blebbing


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blebbing

(ˈblɛbɪŋ)
n
(Biology) the formation of a bleb
References in periodicals archive ?
Videos of the cells showed increased blebbing -- bubbling of the membrane -- within minutes after activation.
While membrane blebbing is typically associated with apoptotic cell death [18], aggressive cancer cells appear to form and use blebs for invasion independently of cell death [16, 17].
The swelling and blebbing of the tegument induced by the studied extracts had been described for different schistosome species as reported previously by Jennifer and Norson [15], Singh et al.
Ultrastructure of blebbing and phagocytosis of blebs by hyperplastic thyroid epithelial cells in vivo.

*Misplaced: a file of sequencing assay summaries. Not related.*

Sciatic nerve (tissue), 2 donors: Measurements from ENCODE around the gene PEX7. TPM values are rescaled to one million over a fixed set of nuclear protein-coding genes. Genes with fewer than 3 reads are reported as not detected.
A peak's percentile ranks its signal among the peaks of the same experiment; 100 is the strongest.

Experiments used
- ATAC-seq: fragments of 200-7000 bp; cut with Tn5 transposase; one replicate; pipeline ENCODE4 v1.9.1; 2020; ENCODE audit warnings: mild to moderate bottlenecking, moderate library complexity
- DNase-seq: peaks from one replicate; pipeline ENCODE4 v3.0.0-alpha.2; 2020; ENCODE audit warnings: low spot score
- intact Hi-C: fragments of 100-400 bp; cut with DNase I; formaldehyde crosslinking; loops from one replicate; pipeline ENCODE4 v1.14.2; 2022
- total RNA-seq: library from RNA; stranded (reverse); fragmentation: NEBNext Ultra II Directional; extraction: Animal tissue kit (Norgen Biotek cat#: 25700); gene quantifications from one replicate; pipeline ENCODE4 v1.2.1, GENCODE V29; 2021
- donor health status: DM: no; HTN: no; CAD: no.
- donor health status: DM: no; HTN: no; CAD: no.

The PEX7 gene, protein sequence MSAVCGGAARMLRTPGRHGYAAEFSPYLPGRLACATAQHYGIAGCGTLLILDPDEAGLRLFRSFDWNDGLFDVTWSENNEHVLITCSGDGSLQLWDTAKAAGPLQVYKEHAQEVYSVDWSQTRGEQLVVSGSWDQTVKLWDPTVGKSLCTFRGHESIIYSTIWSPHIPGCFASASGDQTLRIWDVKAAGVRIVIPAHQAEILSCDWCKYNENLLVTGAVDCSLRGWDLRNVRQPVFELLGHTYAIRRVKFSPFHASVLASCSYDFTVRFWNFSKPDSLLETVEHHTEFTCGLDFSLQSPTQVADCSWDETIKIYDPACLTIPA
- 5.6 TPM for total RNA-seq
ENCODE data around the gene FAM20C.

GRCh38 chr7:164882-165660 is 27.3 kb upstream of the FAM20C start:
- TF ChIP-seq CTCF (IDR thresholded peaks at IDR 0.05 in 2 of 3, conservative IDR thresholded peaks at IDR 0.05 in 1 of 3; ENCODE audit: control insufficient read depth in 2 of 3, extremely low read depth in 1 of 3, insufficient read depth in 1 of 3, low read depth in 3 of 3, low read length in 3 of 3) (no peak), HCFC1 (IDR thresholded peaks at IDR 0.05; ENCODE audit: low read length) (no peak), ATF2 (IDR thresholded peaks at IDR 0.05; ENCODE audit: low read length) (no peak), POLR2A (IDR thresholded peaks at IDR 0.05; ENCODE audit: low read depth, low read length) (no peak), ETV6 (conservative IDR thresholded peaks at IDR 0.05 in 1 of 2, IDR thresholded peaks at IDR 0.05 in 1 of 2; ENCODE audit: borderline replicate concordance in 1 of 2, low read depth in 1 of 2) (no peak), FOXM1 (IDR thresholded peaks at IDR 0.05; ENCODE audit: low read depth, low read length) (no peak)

Morphologically, blasts typically exhibit round to ovoid nuclei, dispersed chromatin, small nucleoli, and deeply basophilic cytoplasm with cytoplasmic blebbing, a characteristic feature of megakaryoblastic differentiation (Figure 1).
Microparticles are small vesicular structures (0.1-1 diameter) produced and released by exocytic blebbing of the cell plasma membrane from a variety of cell types including platelets, erythrocytes, leucocytes, endothelial cells, fibroblasts, epithelial cells, and tumor cells [1-4].
Few blasts in all cases showed cytoplasmic blebbing (figure 1) and also characteristic platelet budding in three out of five cases (figure 2).
Some in vitro studies have reported that inhibition of apoptotic blebbing significantly impaired corpse clearance by monocytes and macrophages (5,6).
Blebbing is the evidence of inner membrane breakage which resulted in cytoplasmic leakage.
The morphological characteristics include condensation of nuclear chromatin and cytoplasm, membrane blebbing and the formation of apoptotic bodies.